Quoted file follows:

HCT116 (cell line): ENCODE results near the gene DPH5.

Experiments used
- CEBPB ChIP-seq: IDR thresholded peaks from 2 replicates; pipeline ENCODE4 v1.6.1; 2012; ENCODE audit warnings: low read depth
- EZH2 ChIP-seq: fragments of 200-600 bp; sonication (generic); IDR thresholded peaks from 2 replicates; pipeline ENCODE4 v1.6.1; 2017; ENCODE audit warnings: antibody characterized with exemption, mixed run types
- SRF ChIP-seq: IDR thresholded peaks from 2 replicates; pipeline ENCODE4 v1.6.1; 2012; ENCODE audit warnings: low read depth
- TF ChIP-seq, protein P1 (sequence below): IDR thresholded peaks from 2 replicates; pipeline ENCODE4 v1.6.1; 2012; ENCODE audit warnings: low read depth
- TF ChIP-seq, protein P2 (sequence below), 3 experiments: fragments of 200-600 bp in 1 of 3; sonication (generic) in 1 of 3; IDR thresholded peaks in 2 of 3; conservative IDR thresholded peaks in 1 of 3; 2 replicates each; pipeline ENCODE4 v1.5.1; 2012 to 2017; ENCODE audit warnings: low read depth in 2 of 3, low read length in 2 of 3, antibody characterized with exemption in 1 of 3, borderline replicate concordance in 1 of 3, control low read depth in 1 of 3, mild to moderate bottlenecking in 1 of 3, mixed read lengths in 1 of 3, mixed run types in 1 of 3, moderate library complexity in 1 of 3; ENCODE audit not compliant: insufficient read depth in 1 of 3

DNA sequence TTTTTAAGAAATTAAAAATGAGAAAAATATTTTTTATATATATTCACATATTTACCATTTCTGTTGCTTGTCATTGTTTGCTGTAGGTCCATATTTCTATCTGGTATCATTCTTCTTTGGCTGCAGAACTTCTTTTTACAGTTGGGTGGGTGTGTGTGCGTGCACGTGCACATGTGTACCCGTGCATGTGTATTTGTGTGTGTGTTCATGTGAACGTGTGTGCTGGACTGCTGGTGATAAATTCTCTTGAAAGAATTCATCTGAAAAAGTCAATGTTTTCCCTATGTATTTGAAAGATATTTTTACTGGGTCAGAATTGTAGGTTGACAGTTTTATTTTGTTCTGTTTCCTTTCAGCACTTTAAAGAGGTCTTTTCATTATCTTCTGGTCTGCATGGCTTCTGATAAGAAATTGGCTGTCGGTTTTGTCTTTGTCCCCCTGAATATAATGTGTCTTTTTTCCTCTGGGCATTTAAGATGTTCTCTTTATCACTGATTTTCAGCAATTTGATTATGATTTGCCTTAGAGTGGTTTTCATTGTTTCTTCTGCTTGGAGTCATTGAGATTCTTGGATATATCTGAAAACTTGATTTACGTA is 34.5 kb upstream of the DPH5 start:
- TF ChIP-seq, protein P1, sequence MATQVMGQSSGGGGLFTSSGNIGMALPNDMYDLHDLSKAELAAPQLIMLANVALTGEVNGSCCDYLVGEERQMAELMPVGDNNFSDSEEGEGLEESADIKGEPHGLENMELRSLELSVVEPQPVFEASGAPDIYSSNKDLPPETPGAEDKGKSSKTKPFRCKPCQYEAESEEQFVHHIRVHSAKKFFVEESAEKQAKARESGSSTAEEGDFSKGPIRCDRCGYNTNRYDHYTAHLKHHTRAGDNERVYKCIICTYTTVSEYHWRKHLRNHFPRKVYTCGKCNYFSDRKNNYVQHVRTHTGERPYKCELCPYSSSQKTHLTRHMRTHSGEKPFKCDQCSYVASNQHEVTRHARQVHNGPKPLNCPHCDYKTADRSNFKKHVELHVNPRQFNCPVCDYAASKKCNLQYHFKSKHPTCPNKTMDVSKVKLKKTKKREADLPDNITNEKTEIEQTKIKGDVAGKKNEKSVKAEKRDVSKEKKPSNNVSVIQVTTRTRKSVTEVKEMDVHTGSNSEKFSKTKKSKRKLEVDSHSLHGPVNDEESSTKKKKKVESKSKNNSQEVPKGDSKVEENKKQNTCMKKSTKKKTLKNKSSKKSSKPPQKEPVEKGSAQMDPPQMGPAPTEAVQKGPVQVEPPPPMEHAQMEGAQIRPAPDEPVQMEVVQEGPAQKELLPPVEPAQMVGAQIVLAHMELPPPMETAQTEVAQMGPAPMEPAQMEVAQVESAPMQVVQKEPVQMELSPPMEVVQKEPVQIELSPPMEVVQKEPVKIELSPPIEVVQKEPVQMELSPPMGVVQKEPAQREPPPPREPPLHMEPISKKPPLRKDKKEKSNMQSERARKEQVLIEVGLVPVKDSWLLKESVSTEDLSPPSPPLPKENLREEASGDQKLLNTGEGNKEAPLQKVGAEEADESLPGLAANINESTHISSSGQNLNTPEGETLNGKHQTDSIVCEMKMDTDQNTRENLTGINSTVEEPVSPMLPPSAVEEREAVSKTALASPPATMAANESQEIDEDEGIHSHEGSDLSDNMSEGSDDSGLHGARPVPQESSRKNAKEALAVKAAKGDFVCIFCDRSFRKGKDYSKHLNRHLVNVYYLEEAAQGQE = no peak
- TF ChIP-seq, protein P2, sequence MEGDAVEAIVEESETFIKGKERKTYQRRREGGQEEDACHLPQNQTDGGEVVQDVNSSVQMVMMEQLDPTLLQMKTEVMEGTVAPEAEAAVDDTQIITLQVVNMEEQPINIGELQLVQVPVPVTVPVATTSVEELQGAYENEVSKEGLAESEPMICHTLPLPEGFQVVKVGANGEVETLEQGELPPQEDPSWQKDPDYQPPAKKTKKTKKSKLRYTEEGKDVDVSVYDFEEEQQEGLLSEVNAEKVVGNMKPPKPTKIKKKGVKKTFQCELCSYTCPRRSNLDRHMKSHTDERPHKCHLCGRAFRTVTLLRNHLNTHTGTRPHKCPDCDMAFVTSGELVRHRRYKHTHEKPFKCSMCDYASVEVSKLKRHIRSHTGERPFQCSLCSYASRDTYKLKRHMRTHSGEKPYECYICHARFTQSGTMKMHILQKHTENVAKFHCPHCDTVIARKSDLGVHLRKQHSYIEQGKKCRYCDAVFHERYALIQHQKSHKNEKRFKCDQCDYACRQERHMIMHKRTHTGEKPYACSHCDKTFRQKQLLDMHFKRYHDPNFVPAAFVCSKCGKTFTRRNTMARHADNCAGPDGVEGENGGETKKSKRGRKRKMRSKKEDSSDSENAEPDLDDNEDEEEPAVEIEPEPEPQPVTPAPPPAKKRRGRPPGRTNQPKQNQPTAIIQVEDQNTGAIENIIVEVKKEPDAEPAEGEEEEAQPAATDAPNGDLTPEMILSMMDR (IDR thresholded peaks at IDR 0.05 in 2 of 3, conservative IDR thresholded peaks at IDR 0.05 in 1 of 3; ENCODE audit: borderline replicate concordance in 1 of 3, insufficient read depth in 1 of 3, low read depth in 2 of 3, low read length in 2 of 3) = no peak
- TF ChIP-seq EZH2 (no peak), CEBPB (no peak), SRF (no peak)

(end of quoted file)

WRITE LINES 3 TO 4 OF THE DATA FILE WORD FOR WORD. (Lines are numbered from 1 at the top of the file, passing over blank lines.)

- CEBPB ChIP-seq: IDR thresholded peaks from 2 replicates; pipeline ENCODE4 v1.6.1; 2012; ENCODE audit warnings: low read depth
- EZH2 ChIP-seq: fragments of 200-600 bp; sonication (generic); IDR thresholded peaks from 2 replicates; pipeline ENCODE4 v1.6.1; 2017; ENCODE audit warnings: antibody characterized with exemption, mixed run types